Coffins arriving from the Bergamo area, where the coronavirus infections caused many victims, being unloaded from a military truck that transported them in the cemetery of Cinisello Balsamo, near Milan in Northern Italy, March 27, 2020. (Claudio Furlan/LaPresse via AP)

Economy on its knees

On April 29 the battered US aircraft manufacturer Boeing slashes 16,000 jobs.

Many other groups including airlines and car manufacturers follow.

Hydroxychloroquine row

Backed by US President Donald Trump as a potential treatment for COVID-19, malaria drug hydroxychloroquine is judged to have no benefit in a study published in The Lancet on May 22.

The study is retracted due to problems with the data but on June 5 a British research group also concludes that the medicine did not help COVID-19 patients at all.

This Monday, April 6, 2020 file photo shows an arrangement of hydroxychloroquine pills in Las Vegas. According to a study released on Tuesday, April 21, 2020, the malaria drug widely touted by President Donald Trump for treating the new coronavirus showed no benefit in an analysis of its use in US veterans hospitals. There were more deaths among those given hydroxychloroquine versus standard care, researchers report. (AP Photo/John Locher)

Surge in Latin America

By June 7 the death toll reaches more than 400,000.

The surge of cases and deaths in Latin America causes concern.

Members of the ‘Bora Testar’ or Let’s Test project, walk through the the Paraisopolis neighborhood of Sao Paulo, Brazil, Sept. 11, 2020 (AP Photo/Carla Carniel)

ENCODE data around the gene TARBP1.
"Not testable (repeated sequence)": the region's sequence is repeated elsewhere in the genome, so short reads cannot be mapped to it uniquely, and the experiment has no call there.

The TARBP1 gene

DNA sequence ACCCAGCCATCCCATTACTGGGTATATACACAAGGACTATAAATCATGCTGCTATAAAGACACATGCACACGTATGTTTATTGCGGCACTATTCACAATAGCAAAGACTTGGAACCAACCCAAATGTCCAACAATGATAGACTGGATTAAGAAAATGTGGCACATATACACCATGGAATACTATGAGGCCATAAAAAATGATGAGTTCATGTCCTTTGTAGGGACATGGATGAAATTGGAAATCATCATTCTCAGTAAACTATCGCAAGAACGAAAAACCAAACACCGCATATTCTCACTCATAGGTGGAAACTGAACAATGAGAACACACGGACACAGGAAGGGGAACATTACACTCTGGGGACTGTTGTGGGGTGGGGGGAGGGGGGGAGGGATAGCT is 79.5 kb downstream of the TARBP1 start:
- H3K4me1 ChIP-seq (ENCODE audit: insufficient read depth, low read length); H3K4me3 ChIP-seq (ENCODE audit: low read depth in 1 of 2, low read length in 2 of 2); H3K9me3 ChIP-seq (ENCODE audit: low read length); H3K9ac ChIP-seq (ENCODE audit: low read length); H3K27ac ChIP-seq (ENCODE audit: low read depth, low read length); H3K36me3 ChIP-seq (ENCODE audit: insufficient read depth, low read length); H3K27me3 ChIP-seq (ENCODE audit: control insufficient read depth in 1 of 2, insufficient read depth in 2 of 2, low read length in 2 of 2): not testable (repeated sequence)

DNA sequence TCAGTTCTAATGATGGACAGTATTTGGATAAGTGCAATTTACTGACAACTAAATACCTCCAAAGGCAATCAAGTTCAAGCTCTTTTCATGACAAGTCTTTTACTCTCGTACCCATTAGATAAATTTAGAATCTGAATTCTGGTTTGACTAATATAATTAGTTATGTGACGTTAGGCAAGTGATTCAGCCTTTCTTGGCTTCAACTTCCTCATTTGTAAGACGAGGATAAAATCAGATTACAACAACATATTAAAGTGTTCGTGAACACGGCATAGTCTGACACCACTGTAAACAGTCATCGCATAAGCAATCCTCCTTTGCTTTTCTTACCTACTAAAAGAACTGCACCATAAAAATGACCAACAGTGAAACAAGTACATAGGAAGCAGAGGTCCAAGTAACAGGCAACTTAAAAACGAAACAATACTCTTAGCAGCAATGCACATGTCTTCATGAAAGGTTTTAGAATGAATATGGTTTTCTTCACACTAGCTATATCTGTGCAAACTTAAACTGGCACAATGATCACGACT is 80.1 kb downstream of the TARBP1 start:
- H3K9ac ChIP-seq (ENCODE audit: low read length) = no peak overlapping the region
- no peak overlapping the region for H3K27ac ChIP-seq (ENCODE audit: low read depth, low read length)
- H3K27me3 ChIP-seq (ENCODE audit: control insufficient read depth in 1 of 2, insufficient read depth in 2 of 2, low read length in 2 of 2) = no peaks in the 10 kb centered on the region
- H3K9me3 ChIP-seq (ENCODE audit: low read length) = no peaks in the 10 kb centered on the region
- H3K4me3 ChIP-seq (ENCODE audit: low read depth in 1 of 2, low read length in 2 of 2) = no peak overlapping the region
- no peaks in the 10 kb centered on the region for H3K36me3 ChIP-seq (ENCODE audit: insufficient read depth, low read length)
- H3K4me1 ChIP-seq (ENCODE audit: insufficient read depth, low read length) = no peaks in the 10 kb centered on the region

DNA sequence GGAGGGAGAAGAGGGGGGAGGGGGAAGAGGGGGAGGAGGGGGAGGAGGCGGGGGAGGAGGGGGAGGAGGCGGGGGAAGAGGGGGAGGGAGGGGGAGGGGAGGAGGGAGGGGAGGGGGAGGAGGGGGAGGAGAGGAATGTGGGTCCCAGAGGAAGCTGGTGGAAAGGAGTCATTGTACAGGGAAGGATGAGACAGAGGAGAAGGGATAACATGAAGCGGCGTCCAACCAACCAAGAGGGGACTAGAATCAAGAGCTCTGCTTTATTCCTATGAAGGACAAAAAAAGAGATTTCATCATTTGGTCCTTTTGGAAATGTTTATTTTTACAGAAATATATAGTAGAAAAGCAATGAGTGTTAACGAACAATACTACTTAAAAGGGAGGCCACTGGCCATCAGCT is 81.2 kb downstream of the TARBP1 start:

Brazil becomes the country with the second biggest death toll after the United States. Its president Jair Bolsonaro calls it a “little flu”, before himself becoming infected. Fellow COVID-19 skeptic Donald Trump will also get it.

Masks and anti-masks

With cases on the increase, several European countries make mask-wearing compulsory on public transport, in schools and shops and on the street, starting with the Czech Republic on March 18.

Anti-mask demonstrations are organized in Berlin, London, Paris and Rome.

A pedestrian wearing a face mask walks past a Christmas light display at a department store in central London on October 29, 2020. (JUSTIN TALLIS / AFP)

Second wave

The grim milestone of a million deaths worldwide is passed on September 28. In October infections start to spiral in Europe, where many countries order new lockdowns and curfews.

The pandemic also picks up pace in the US, where its handling has become a key issue in the presidential campaign.

Vaccine hopes

On November 9, US biotech giant Pfizer and its German partner BioNTech unveil positive results of a vaccine, as the number of official cases passes 50 million.

A week later a similar announcement comes from US firm Moderna, with an AstraZeneca-Oxford University vaccine following fast behind. Authorities hope to begin vaccination campaigns at the end of the year in the US and parts of Europe.